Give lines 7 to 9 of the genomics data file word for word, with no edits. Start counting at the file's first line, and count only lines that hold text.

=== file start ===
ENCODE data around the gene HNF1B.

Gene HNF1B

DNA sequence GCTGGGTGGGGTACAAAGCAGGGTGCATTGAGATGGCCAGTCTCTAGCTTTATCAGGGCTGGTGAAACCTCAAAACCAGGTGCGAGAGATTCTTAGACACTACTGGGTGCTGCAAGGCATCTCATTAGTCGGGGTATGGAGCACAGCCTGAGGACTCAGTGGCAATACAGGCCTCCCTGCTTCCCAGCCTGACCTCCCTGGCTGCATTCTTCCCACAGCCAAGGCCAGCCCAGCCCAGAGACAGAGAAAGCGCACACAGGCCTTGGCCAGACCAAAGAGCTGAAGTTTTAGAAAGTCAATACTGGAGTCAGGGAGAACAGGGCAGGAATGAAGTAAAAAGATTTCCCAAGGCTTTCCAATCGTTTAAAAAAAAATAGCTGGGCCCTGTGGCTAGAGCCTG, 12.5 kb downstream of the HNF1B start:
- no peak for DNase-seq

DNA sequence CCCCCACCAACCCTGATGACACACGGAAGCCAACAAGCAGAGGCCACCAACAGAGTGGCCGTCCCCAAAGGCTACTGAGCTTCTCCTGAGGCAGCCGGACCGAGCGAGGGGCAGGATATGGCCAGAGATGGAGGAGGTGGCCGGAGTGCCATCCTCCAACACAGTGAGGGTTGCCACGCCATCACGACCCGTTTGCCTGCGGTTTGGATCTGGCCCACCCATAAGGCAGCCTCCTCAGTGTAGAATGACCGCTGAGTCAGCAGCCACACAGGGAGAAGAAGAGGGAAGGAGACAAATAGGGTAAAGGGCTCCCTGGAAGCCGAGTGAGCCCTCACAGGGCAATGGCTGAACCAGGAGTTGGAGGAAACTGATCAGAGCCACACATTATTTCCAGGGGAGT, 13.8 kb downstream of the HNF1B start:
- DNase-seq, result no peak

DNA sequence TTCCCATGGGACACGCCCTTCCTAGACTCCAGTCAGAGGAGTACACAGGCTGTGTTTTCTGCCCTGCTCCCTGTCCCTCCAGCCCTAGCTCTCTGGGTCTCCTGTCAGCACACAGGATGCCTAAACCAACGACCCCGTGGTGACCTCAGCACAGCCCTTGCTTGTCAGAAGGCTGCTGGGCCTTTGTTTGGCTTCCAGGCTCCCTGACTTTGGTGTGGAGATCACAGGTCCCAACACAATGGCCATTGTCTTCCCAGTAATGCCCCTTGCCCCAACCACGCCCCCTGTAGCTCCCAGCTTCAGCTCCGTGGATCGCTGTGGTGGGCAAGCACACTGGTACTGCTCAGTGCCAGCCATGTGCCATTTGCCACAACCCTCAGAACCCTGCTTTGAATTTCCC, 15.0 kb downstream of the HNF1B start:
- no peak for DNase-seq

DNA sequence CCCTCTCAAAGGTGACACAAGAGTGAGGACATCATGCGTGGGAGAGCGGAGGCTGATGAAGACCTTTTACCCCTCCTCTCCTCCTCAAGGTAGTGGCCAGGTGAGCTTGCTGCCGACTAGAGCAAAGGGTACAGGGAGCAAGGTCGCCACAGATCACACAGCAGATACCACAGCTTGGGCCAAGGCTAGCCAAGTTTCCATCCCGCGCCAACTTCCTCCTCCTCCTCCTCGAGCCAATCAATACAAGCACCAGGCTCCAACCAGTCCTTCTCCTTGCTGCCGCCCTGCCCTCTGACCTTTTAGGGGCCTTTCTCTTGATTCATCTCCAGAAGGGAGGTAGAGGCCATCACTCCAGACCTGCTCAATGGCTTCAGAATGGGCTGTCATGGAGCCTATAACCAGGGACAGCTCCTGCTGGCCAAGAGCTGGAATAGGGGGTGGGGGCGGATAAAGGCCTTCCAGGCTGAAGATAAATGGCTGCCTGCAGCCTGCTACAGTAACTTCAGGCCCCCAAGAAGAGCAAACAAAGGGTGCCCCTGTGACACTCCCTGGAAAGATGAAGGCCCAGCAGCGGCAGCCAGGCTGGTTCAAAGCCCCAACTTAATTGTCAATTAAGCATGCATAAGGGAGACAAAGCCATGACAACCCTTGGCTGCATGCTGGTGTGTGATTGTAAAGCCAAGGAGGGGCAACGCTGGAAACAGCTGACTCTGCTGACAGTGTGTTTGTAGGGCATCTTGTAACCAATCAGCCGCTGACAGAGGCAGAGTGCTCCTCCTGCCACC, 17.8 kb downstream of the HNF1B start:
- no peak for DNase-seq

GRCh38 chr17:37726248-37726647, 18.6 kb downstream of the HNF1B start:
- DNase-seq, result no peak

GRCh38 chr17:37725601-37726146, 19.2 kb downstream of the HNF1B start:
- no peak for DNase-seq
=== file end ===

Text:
DNA sequence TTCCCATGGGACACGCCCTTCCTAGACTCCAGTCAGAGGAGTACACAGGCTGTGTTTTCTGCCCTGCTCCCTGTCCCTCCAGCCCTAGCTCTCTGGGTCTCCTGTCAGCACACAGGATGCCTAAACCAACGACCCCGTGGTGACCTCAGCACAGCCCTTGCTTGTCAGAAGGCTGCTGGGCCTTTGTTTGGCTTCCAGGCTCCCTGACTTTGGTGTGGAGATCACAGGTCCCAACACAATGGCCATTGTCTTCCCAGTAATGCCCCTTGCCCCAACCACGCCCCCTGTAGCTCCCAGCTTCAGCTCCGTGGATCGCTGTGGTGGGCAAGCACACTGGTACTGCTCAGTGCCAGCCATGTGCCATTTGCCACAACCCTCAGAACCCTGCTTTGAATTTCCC, 15.0 kb downstream of the HNF1B start:
- no peak for DNase-seq

DNA sequence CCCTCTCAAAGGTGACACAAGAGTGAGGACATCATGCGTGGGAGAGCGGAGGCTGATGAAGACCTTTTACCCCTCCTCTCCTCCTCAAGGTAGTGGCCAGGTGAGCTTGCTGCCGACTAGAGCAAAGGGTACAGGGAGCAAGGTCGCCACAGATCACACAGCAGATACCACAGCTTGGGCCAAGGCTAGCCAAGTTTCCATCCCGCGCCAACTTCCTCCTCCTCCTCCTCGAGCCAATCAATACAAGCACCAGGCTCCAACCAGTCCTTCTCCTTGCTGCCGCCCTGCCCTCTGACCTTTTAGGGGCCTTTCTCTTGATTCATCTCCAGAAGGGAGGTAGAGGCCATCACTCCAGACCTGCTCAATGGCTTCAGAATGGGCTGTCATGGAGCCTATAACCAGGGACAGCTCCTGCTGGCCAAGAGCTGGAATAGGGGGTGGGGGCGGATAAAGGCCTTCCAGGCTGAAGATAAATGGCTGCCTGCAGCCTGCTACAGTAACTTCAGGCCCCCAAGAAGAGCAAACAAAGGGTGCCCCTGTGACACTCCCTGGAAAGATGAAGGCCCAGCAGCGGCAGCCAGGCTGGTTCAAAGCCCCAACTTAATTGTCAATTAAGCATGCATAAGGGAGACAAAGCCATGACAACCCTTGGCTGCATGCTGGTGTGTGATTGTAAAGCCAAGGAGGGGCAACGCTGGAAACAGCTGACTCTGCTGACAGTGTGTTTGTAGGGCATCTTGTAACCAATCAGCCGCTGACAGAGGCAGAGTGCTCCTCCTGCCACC, 17.8 kb downstream of the HNF1B start: